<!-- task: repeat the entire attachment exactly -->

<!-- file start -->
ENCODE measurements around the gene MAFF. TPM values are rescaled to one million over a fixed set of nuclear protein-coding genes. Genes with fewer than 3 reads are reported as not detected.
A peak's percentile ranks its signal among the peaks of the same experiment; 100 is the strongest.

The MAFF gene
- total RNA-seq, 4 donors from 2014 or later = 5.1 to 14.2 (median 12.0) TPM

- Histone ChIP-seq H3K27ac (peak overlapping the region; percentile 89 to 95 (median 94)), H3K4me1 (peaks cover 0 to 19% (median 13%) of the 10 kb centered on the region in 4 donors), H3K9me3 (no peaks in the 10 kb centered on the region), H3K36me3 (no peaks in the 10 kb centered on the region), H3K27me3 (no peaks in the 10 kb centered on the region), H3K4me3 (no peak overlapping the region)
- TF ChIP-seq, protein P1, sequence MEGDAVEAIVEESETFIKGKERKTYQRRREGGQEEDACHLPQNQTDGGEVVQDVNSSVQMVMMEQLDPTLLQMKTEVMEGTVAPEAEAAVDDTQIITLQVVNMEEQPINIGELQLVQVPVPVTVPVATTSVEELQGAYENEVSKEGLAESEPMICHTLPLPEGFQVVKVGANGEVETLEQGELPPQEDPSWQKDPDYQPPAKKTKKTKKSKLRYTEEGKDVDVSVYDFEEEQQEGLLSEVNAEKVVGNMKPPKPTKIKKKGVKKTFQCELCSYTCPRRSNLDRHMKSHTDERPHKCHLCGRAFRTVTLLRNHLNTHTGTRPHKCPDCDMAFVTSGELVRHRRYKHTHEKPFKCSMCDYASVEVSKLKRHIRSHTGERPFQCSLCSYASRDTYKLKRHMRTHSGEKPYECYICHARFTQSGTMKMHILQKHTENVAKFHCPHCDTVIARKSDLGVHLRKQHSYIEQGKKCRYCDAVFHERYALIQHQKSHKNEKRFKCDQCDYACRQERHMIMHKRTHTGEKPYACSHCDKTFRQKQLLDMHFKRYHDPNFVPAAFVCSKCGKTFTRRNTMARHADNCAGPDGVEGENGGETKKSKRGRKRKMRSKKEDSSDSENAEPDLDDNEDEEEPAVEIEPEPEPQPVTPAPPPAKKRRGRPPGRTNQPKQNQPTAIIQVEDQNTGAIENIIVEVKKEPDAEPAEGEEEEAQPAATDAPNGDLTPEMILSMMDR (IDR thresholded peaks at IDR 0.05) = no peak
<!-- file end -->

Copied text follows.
ENCODE measurements around the gene MAFF. TPM values are rescaled to one million over a fixed set of nuclear protein-coding genes. Genes with fewer than 3 reads are reported as not detected.
A peak's percentile ranks its signal among the peaks of the same experiment; 100 is the strongest.

The MAFF gene
- total RNA-seq, 4 donors from 2014 or later = 5.1 to 14.2 (median 12.0) TPM

- Histone ChIP-seq H3K27ac (peak overlapping the region; percentile 89 to 95 (median 94)), H3K4me1 (peaks cover 0 to 19% (median 13%) of the 10 kb centered on the region in 4 donors), H3K9me3 (no peaks in the 10 kb centered on the region), H3K36me3 (no peaks in the 10 kb centered on the region), H3K27me3 (no peaks in the 10 kb centered on the region), H3K4me3 (no peak overlapping the region)
- TF ChIP-seq, protein P1, sequence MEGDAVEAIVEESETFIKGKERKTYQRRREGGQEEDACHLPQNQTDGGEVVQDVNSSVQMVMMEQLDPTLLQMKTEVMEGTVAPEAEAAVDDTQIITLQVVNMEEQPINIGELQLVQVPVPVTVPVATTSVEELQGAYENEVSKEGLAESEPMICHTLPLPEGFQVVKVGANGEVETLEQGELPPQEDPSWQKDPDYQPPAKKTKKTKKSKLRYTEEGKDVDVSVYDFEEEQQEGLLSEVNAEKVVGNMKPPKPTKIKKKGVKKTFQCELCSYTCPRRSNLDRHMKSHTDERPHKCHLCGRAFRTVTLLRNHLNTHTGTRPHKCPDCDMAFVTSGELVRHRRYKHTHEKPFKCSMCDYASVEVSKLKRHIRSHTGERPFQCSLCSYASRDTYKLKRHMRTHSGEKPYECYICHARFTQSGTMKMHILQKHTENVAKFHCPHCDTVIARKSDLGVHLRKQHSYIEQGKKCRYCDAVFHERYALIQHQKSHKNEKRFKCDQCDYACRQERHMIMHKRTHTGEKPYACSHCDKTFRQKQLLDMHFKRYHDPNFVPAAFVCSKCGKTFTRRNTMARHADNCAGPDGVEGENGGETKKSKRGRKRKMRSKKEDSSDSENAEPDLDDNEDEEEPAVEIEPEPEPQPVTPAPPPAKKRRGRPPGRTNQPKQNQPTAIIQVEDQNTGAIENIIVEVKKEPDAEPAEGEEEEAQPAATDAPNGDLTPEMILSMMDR (IDR thresholded peaks at IDR 0.05) = no peak